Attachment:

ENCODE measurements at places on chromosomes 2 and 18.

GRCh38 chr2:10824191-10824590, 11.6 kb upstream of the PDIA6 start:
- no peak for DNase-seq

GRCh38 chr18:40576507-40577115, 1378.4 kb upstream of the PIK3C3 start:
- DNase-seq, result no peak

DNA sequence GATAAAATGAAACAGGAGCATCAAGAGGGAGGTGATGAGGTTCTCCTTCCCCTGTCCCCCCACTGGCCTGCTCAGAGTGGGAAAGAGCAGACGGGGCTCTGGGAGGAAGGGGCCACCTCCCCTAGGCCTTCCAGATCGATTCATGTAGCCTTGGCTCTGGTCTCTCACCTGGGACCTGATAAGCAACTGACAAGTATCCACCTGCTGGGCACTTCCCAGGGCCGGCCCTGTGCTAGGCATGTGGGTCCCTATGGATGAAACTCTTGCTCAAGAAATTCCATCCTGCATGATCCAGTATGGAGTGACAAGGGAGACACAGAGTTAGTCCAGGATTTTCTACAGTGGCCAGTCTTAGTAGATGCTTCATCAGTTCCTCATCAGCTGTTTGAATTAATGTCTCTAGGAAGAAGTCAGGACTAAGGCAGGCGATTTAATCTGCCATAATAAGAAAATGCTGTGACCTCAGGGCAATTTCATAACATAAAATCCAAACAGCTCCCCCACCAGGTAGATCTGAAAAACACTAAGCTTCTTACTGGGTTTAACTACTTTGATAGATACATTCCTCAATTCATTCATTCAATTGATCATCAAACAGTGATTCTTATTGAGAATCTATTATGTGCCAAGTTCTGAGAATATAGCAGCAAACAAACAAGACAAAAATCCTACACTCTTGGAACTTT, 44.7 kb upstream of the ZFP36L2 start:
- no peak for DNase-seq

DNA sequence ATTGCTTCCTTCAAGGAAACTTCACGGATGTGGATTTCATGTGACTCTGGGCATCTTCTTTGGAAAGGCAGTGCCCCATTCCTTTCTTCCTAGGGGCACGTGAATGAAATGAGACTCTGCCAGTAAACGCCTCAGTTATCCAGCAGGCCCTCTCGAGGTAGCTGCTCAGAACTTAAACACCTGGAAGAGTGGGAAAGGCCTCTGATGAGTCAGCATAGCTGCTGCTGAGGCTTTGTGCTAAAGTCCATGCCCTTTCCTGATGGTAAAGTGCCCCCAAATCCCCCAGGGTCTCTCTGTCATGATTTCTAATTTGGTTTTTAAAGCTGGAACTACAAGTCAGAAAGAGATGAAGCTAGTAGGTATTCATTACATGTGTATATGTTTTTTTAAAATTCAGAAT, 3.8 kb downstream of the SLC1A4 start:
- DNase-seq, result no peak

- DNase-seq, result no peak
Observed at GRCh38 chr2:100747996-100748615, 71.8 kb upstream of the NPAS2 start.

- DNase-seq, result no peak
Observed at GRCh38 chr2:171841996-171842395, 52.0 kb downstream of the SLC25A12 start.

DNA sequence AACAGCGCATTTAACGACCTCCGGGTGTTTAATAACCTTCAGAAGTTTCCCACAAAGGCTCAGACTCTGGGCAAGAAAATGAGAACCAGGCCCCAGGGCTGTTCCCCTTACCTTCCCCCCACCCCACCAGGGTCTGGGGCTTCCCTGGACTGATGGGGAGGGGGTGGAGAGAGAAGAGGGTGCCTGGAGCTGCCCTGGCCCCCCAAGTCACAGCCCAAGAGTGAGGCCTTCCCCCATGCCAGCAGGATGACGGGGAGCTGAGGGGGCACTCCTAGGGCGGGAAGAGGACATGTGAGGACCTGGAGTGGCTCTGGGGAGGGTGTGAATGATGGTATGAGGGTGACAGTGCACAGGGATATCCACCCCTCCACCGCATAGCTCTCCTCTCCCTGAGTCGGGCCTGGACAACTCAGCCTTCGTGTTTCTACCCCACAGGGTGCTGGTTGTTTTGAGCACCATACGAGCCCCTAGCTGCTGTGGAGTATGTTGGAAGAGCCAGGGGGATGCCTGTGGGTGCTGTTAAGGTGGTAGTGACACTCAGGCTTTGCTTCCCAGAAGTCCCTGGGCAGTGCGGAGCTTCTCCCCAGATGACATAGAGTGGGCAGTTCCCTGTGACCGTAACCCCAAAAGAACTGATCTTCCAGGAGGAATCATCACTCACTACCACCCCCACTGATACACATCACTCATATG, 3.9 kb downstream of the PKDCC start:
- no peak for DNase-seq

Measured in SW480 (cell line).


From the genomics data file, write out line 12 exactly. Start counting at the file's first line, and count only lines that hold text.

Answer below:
- DNase-seq, result no peak